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Textbook Solutions

Chapter 6 : My Childhood

Find your question with exercise:

Q1.   What do you know about A.P.J. Abdul Kalam’s family after reading the lesson “My childhood”? (Board Term 1,2012, ELI-013)

Answer: A.PJ. Abdul Kalam tells us that his family was a Tamil middle class family from Rameshwaram. His father Jainulabdeen was not much educated, wasn’t rich but was generous, wise, simple man
but very strict and severe. His mother Ashiamma was a generous lady, and used to feed unlimited numbers of people in their home. Kalam’s family respected all religions. They took part in Hindu festivals. His mother and grandmother told him stories from Ramayana. They always showered their love on their children and never forced their thoughts on them.

Q2.   What incident took place at the Rameshwaram Elementry School when a new teacher came to the class ?

Answer: Kalam used to wear a cap and Ramanandha Sastry wore a sacred thread which marked him to be a Brahmin. When the new teacher came he could not tolerate a Hindu priest’s son sitting with a Muslim boy. He ordered Kalam to go and sit on the back bench. This made Ramanandha sad. Abdul started to sit in the last row but it left a bad impression on Abdul. Both the kids narrated the incident to their parents. As a result the teacher was rebuked and reprimanded for spreading communalism and hatred among children.

Q3.   How did Abdul Kalam earn his “first wages” ? How did he feel at that time ?(Board Term 1,2012, ELI-024)

Answer: Kalam was only 8 years old when the second world war broke out in 1939. Then there was a great demand for tamarind seeds. Abdul used to collect those seeds and sell them in the market. His cousin Shamsuddin distributed newspapers. The train would not stop at Rameshwaram and the bundles of newspapers were thrown from the running train. Abdul was employed by his cousin to collect them. This way he earned his first wages. He felt very proud on earning his first wage.

Q4.   " Once you decide to change the system, such problems have to be confronted.” What system is being refer in the sentence from the chapter “My Childhood”? What are such problems ?(Board Term 1,2012, ELI-025)

Answer:
System means system of discrimination on the basis of religion. The system includes the narrow-mindedness and poison of social inequality and communal intolerance. The Brahmins did not allow Muslims to enter their kitchen. The science teacher – a rebel by nature, invited Kalam to his home and proved that if one is determined to face problems and change the system, he will definitely succeed. Though, such indifferences come in everybody’s life but a person should have a broader outlook and overcome the obstacles.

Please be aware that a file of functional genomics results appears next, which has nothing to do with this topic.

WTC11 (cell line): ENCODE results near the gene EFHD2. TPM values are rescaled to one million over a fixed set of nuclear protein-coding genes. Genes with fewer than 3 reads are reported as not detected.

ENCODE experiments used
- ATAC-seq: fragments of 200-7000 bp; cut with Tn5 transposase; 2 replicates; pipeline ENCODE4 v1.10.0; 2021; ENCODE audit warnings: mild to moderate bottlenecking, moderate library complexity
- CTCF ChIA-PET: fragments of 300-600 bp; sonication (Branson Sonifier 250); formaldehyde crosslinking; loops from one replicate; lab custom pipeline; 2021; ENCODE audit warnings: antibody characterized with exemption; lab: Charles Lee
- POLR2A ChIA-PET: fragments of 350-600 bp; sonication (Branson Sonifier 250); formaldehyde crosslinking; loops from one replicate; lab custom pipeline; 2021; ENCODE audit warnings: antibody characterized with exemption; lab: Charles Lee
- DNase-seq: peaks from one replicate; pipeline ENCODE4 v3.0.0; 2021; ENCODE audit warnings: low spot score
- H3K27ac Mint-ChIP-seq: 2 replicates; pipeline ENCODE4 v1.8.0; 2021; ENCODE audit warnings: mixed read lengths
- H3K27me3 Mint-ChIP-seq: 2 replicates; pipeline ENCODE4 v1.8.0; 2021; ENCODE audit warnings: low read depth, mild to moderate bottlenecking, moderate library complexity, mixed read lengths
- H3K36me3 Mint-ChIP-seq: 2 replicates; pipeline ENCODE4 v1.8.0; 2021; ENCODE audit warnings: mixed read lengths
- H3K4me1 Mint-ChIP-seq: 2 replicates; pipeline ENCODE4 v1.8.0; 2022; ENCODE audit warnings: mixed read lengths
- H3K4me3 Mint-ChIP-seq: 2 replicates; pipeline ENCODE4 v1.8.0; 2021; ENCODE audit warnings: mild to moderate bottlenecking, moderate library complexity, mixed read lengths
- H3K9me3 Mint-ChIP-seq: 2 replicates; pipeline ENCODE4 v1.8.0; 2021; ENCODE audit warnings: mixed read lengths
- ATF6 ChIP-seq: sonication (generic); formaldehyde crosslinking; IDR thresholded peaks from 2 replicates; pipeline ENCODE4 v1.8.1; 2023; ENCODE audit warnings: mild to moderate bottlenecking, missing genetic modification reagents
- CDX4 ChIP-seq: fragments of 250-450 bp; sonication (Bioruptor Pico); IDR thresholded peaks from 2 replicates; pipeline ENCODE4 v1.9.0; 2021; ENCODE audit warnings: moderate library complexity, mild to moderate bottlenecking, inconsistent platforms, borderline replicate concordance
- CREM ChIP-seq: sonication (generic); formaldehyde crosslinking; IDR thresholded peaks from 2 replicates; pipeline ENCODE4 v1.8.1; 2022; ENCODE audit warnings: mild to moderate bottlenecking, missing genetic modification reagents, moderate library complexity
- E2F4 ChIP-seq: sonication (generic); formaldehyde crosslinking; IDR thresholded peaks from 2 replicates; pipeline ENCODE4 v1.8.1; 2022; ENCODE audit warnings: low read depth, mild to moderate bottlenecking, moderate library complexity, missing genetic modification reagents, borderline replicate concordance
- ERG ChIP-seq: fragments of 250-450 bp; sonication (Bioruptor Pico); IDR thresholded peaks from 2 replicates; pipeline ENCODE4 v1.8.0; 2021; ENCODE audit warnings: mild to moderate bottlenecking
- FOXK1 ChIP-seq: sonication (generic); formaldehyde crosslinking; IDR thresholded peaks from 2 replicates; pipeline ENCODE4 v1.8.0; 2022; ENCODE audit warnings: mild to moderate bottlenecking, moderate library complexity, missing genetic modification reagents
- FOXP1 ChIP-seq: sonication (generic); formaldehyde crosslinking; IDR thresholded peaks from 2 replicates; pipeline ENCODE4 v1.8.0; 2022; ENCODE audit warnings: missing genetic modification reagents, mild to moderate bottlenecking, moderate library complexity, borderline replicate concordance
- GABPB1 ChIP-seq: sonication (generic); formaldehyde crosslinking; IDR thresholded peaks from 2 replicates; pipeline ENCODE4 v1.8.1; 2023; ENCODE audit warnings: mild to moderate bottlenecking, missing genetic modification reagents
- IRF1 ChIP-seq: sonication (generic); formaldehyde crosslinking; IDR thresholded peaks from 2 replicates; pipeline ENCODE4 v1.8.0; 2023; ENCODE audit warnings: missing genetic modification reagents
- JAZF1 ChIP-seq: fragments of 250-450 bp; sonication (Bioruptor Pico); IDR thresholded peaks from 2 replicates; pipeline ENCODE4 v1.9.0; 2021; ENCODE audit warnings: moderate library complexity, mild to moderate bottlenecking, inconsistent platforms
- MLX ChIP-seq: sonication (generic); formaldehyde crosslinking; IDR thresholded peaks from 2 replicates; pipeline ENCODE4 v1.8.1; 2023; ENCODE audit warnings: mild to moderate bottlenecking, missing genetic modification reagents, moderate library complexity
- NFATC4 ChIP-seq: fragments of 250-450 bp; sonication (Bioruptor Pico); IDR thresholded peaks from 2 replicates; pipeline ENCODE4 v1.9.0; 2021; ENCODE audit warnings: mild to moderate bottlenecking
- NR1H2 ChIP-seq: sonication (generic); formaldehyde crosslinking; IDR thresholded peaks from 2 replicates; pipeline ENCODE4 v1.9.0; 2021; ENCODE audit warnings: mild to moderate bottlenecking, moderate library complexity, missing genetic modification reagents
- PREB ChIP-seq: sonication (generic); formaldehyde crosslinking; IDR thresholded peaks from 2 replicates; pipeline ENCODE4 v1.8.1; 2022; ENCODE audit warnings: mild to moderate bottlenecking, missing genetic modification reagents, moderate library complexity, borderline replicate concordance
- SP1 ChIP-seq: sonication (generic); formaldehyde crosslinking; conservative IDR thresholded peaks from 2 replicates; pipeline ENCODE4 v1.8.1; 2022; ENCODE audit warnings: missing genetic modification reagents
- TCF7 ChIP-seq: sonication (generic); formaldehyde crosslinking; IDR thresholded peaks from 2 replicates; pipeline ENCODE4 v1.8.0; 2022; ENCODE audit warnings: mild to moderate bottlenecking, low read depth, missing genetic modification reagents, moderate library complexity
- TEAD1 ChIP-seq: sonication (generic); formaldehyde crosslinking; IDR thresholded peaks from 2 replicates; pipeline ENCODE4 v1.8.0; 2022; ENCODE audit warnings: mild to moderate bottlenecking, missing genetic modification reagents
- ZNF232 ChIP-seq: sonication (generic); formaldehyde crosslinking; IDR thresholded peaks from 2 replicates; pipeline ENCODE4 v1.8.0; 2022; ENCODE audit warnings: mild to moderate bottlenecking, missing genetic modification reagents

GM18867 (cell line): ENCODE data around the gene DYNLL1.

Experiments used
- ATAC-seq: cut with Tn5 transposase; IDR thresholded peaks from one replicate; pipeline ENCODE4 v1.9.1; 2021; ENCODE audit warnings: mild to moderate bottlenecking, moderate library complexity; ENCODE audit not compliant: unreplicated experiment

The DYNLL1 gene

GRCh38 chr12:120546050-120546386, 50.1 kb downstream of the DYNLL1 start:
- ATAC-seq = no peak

Q5.   How was the Science teacher Siva Subramaniam Iyer, though an orthodox. Brahmin with a very conservative wife, a friend of Abdul Kalam. Give incidents to support your answer.

Answer: The Science teacher, Siva Subramaniam Iyer, wanted to break the social barriers between the Hindus and the Muslims. He wanted Kalam to be very highly educated as he recognized his intelligence. One day, he invited him over to a meal. His orthodox wife was totally horrified at the idea of a Muslim boy dining in her ritually pure kitchen. He did not mind anything said by his very conservative wife. He rather served the food to Abdul by his own hands. He also sat with him and dined together as well as invited him over again for another meal the coming weekend. Thus, this shows that he was a friend of Abdul Kalam even though Kalam was a Muslim and he himself was an orthodox Brahmin.

Q1.   Childhood’ is the formative period of a child’s life. The lessons learnt here always stays with a person. Comment on it in the light of the lesson A.P.J. Abdul Kalam.